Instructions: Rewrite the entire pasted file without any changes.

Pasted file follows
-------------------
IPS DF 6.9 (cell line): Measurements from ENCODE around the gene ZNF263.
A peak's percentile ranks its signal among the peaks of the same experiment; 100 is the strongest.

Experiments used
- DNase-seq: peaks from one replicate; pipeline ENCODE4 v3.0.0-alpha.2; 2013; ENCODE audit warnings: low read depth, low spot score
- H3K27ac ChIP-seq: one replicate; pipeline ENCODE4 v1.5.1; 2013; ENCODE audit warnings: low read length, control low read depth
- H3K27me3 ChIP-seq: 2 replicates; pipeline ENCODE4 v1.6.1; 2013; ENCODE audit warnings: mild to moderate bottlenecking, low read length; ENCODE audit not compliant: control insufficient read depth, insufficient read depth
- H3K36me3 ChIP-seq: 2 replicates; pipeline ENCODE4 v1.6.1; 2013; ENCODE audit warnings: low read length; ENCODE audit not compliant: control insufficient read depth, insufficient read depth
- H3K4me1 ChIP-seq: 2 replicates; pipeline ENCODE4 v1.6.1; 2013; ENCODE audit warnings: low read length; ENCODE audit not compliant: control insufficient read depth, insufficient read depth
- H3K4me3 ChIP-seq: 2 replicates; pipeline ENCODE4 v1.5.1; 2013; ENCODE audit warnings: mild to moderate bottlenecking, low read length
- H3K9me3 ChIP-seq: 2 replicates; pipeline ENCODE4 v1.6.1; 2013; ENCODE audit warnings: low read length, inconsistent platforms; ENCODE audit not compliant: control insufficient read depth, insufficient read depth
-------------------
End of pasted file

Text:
IPS DF 6.9 (cell line): Measurements from ENCODE around the gene ZNF263.
A peak's percentile ranks its signal among the peaks of the same experiment; 100 is the strongest.

Experiments used
- DNase-seq: peaks from one replicate; pipeline ENCODE4 v3.0.0-alpha.2; 2013; ENCODE audit warnings: low read depth, low spot score
- H3K27ac ChIP-seq: one replicate; pipeline ENCODE4 v1.5.1; 2013; ENCODE audit warnings: low read length, control low read depth
- H3K27me3 ChIP-seq: 2 replicates; pipeline ENCODE4 v1.6.1; 2013; ENCODE audit warnings: mild to moderate bottlenecking, low read length; ENCODE audit not compliant: control insufficient read depth, insufficient read depth
- H3K36me3 ChIP-seq: 2 replicates; pipeline ENCODE4 v1.6.1; 2013; ENCODE audit warnings: low read length; ENCODE audit not compliant: control insufficient read depth, insufficient read depth
- H3K4me1 ChIP-seq: 2 replicates; pipeline ENCODE4 v1.6.1; 2013; ENCODE audit warnings: low read length; ENCODE audit not compliant: control insufficient read depth, insufficient read depth
- H3K4me3 ChIP-seq: 2 replicates; pipeline ENCODE4 v1.5.1; 2013; ENCODE audit warnings: mild to moderate bottlenecking, low read length
- H3K9me3 ChIP-seq: 2 replicates; pipeline ENCODE4 v1.6.1; 2013; ENCODE audit warnings: low read length, inconsistent platforms; ENCODE audit not compliant: control insufficient read depth, insufficient read depth